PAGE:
College credit for visiting Disneyland? It may sound like a dumb jock's dream class, but instructor Nina Lesser swears it's no Mickey Mouse course.
Lesser is teaching a seminar called "Theme Parks and the Architecture of Leisure" this semester at the Southern California Institute of Architecture in Los Angeles.
The course explores the links between contemporary theme parks and utopian models of urban planning from earlier eras. It also sifts through cultural issues, such as how themed architecture affects people's moods, spending patterns and world view.
"Plus it's a great excuse to go to Disneyland," Lesser said.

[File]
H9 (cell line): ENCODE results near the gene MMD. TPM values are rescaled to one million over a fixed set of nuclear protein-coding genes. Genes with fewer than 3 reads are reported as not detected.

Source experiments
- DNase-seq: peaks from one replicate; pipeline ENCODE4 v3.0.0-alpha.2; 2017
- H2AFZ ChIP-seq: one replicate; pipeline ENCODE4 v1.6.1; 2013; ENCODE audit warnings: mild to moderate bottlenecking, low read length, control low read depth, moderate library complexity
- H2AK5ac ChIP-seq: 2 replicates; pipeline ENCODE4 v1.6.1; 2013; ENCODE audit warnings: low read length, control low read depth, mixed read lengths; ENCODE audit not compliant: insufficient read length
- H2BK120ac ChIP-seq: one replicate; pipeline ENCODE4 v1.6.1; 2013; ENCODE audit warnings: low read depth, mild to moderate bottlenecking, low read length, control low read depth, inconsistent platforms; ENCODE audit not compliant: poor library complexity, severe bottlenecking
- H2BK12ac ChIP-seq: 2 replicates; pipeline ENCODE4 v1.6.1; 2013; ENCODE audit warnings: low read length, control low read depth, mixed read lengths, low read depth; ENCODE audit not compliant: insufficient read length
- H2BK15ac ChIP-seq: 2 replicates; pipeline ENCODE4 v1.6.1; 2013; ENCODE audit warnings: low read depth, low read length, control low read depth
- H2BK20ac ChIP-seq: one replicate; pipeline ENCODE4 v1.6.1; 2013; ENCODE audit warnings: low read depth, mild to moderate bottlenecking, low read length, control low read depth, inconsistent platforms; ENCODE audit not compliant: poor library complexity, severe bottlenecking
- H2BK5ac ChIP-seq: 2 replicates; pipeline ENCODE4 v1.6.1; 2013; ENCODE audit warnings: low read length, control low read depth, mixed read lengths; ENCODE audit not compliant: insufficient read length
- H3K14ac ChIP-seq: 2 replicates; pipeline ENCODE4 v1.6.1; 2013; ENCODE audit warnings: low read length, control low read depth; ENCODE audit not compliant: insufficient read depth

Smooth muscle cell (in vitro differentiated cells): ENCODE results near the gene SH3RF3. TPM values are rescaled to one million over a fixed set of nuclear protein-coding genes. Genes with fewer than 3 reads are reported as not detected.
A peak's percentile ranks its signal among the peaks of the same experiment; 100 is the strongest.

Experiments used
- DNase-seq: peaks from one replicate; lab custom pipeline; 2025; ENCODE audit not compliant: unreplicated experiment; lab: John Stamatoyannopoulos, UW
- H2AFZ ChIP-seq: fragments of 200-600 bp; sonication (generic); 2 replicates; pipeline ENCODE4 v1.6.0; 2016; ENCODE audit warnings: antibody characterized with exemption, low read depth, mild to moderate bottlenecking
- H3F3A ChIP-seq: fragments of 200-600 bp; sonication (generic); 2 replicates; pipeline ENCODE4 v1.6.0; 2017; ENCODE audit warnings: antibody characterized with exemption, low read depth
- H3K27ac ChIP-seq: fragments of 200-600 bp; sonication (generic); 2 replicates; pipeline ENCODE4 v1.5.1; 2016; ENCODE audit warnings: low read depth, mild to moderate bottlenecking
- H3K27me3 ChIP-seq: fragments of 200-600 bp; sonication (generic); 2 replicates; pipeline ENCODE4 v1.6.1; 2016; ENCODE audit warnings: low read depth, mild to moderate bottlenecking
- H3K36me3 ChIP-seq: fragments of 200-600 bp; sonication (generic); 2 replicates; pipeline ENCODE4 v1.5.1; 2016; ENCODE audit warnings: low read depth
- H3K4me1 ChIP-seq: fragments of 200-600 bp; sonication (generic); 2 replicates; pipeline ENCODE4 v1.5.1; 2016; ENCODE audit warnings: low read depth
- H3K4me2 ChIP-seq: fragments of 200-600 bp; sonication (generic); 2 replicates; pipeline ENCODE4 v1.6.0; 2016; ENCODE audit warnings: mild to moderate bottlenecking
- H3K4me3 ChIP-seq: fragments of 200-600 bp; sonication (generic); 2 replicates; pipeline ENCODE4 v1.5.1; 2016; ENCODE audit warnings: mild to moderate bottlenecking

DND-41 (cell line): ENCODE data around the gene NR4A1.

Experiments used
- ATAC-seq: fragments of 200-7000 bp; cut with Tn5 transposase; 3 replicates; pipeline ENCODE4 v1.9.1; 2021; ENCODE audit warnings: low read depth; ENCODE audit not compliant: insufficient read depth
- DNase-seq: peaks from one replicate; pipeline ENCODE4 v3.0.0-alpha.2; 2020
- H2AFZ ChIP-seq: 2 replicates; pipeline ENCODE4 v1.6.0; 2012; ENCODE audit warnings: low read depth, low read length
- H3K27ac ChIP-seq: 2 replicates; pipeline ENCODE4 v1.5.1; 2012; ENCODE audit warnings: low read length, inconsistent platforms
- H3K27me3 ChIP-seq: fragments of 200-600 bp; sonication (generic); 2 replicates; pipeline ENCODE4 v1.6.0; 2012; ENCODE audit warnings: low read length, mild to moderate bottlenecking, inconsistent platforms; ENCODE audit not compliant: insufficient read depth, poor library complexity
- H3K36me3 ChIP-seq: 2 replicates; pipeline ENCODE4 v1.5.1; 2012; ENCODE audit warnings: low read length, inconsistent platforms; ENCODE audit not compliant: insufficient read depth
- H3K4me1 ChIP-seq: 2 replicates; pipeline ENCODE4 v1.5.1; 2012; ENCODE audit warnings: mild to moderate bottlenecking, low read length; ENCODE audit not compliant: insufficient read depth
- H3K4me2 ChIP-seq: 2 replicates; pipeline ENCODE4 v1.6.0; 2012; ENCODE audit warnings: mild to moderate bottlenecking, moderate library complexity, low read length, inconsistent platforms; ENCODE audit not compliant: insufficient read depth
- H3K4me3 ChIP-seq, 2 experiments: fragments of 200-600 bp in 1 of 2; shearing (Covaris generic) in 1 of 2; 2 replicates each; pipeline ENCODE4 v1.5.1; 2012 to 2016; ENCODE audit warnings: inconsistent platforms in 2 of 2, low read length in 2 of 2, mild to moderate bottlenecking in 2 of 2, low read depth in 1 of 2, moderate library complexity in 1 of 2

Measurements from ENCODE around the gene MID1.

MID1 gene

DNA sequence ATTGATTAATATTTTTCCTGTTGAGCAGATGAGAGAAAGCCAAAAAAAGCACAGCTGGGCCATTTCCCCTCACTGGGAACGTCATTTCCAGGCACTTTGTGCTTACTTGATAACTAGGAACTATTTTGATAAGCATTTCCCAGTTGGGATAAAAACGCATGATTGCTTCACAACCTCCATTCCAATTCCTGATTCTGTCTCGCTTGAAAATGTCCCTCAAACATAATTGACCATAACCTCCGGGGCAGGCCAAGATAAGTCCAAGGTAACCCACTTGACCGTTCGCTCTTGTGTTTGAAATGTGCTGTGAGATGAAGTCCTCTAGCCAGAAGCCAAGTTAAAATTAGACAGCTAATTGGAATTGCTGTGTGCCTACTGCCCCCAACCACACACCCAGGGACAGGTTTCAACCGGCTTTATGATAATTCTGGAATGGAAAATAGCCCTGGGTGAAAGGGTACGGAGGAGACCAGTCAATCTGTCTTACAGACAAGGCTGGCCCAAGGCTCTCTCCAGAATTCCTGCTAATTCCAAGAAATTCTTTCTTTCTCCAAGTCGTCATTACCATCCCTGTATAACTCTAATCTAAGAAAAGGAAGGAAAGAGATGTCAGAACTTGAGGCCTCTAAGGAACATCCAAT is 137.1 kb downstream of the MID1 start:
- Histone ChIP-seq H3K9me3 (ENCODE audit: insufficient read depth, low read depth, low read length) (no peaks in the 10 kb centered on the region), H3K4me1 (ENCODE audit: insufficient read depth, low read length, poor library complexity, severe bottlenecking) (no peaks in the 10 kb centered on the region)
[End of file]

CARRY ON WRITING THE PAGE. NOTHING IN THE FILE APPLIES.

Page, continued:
Class field trips to the Anaheim park have produced some unusual papers from students, Lesser said, including a recent analysis of restroom plumbing and signage throughout Disneyland's themed lands. There's automatic flush in Tomorrowland, pull chains in Frontierland.
If that sounds a little pedantic, Lesser said that's precisely the point. Attention to the smallest detail is the hallmark of successful themed architecture. While high-concept architects might snicker at the thought of designing the next Matterhorn or Cinderella's Castle, Lesser argues that theme park architecture deserves some respect as a form.
There is a drawback in having students deconstruct Disneyland with an architect's critical eye.
"The magic wears off pretty quickly," Lesser said. "It kind of ruins the whole Disney experience for them."
Marla Dickerson covers tourism for The Times. She can be reached at (714) 966-5670.